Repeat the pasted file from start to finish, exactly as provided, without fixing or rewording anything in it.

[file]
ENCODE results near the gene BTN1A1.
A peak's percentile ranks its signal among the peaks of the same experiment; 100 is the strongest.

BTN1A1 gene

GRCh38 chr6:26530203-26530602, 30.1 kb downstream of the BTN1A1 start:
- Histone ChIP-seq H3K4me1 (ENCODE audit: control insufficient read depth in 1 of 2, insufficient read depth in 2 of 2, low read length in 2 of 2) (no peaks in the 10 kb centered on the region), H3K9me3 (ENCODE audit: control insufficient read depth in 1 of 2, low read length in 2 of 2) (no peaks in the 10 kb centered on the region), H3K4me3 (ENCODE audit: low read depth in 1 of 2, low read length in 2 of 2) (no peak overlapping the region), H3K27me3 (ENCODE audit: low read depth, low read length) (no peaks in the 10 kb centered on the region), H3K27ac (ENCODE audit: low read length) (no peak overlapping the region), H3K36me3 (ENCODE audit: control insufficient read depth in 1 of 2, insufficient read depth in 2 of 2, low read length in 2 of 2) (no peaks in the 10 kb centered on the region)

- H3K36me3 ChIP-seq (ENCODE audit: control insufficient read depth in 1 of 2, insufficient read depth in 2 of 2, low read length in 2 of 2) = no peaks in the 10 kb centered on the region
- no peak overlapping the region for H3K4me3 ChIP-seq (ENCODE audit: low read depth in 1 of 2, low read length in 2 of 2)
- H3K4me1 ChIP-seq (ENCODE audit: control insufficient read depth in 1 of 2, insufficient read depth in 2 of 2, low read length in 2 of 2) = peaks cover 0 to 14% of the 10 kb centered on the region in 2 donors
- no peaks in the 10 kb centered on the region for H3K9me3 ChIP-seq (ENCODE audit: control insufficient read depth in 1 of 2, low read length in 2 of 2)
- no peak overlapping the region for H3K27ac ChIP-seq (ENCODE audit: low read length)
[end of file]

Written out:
ENCODE results near the gene BTN1A1.
A peak's percentile ranks its signal among the peaks of the same experiment; 100 is the strongest.

BTN1A1 gene

GRCh38 chr6:26530203-26530602, 30.1 kb downstream of the BTN1A1 start:
- Histone ChIP-seq H3K4me1 (ENCODE audit: control insufficient read depth in 1 of 2, insufficient read depth in 2 of 2, low read length in 2 of 2) (no peaks in the 10 kb centered on the region), H3K9me3 (ENCODE audit: control insufficient read depth in 1 of 2, low read length in 2 of 2) (no peaks in the 10 kb centered on the region), H3K4me3 (ENCODE audit: low read depth in 1 of 2, low read length in 2 of 2) (no peak overlapping the region), H3K27me3 (ENCODE audit: low read depth, low read length) (no peaks in the 10 kb centered on the region), H3K27ac (ENCODE audit: low read length) (no peak overlapping the region), H3K36me3 (ENCODE audit: control insufficient read depth in 1 of 2, insufficient read depth in 2 of 2, low read length in 2 of 2) (no peaks in the 10 kb centered on the region)

- H3K36me3 ChIP-seq (ENCODE audit: control insufficient read depth in 1 of 2, insufficient read depth in 2 of 2, low read length in 2 of 2) = no peaks in the 10 kb centered on the region
- no peak overlapping the region for H3K4me3 ChIP-seq (ENCODE audit: low read depth in 1 of 2, low read length in 2 of 2)
- H3K4me1 ChIP-seq (ENCODE audit: control insufficient read depth in 1 of 2, insufficient read depth in 2 of 2, low read length in 2 of 2) = peaks cover 0 to 14% of the 10 kb centered on the region in 2 donors
- no peaks in the 10 kb centered on the region for H3K9me3 ChIP-seq (ENCODE audit: control insufficient read depth in 1 of 2, low read length in 2 of 2)
- no peak overlapping the region for H3K27ac ChIP-seq (ENCODE audit: low read length)